Link to post
Share on other sites

If you really like that grindstone, here's a 48-minute video (with sound, in German) about how they made them: 

 

These same guys have a BUNCH of smithing videos and other "old ways" videos.  I'm glad they filmed these old guys before it was too late.  

  • Like 2

Share this post


Link to post
Share on other sites

And a short-ish one on knife grinding in Solingen.  More big water-powered wheels and fearless guys stepping over rotating equipment, this time with loose belts!  But do check out the continued use of the knee boards to add pressure.  

 

 

Share this post


Link to post
Share on other sites

I really enjoyed that grindstone video.  Couldn't quit watching it.  Sure wish it had been translated.  My shoulders and back hurt just from watching.  Whew, what a feat.

Share this post


Link to post
Share on other sites

That was awesome.

 

I would've cried if it had split. :wacko: 

Share this post


Link to post
Share on other sites

The scene at my house watching the quarry video:

 

Me: <Silent, eyes glued to the TV, mouth slightly open, slight hint of drool forming at the right corner of my mouth>

My Wife: <Walking onto the room> "Why are you watching an old black and white film in German?  Oh God!  You're not going to start making big stone wheels, are you?"

  • Haha 2

Share this post


Link to post
Share on other sites

Almost verbatim to what happened here! :lol:

  • Haha 1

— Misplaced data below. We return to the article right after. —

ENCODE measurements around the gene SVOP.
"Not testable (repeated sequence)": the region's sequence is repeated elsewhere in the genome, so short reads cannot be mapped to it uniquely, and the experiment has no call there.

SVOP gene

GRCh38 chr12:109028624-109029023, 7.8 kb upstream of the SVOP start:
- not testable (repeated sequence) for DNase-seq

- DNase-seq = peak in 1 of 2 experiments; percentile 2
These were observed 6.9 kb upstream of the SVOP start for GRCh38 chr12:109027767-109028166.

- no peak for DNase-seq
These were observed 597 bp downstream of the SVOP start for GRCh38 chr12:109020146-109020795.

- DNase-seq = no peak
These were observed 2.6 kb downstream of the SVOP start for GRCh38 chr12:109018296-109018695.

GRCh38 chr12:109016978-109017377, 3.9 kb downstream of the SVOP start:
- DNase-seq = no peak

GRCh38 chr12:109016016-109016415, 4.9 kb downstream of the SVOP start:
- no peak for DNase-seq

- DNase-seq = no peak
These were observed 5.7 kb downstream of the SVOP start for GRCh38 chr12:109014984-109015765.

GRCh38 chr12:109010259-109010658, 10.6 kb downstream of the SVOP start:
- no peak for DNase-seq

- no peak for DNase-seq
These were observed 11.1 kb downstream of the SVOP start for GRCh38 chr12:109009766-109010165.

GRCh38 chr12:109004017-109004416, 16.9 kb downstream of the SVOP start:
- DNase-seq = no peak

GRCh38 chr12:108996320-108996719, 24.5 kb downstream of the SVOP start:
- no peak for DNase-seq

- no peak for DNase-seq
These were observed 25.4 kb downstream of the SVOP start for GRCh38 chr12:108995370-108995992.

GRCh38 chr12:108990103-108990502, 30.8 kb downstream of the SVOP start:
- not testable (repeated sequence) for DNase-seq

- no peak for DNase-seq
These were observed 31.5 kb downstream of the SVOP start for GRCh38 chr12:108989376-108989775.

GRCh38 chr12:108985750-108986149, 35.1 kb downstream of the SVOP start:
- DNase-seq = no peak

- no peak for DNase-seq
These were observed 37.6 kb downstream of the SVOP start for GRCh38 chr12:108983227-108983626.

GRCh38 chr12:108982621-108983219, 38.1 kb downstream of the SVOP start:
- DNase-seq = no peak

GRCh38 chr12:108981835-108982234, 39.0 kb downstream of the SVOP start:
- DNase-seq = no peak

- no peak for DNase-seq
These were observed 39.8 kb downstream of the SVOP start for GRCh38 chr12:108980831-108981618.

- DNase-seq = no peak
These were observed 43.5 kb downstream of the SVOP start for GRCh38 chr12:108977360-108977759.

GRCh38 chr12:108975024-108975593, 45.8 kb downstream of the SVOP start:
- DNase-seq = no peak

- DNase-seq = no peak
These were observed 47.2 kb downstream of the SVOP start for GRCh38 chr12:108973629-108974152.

Share this post


Link to post
Share on other sites

Great videos. What kind of rock where they making the grinding wheels from?

 

Share this post


Link to post
Share on other sites
16 hours ago, Doug Adams said:

Great videos. What kind of rock where they making the grinding wheels from?

 

A very fine grained sandstone.  

Share this post


Link to post
Share on other sites
2 hours ago, Alan Longmire said:

A very fine grained sandstone.  

Did they ever make those in the U.S. ?

 

Share this post


Link to post
Share on other sites

 

29 minutes ago, Doug Adams said:

Did they ever make those in the U.S. ?

 

I honestly don't know.  Millstones, yes.  Whetstones, yes.  Big grinding wheel stones, probably, but I don't have any proof.

Share this post


Link to post
Share on other sites

So I had a minute to check, and here are two places in the U.S.:

 

https://ohiohistorycentral.org/w/Grindstones

 

https://en.wikipedia.org/wiki/Grindstone_City_Historic_District

 

I know there's a lot of nice sandstone in Kentucky and Middle Tennessee, but I haven't yet found anything about using it for grindstones.  

  • Like 1

Share this post


Link to post
Share on other sites

I wonder how long those grindstones lasted. The video I posted shows several that look like they are waiting to be finished. One would last me a lifetime.

Share this post


Link to post
Share on other sites

Create an account or sign in to comment

You need to be a member in order to leave a comment

Create an account

Sign up for a new account in our community. It's easy!

Register a new account

Sign in

Already have an account? Sign in here.

Sign In Now

×
×
  • Create New...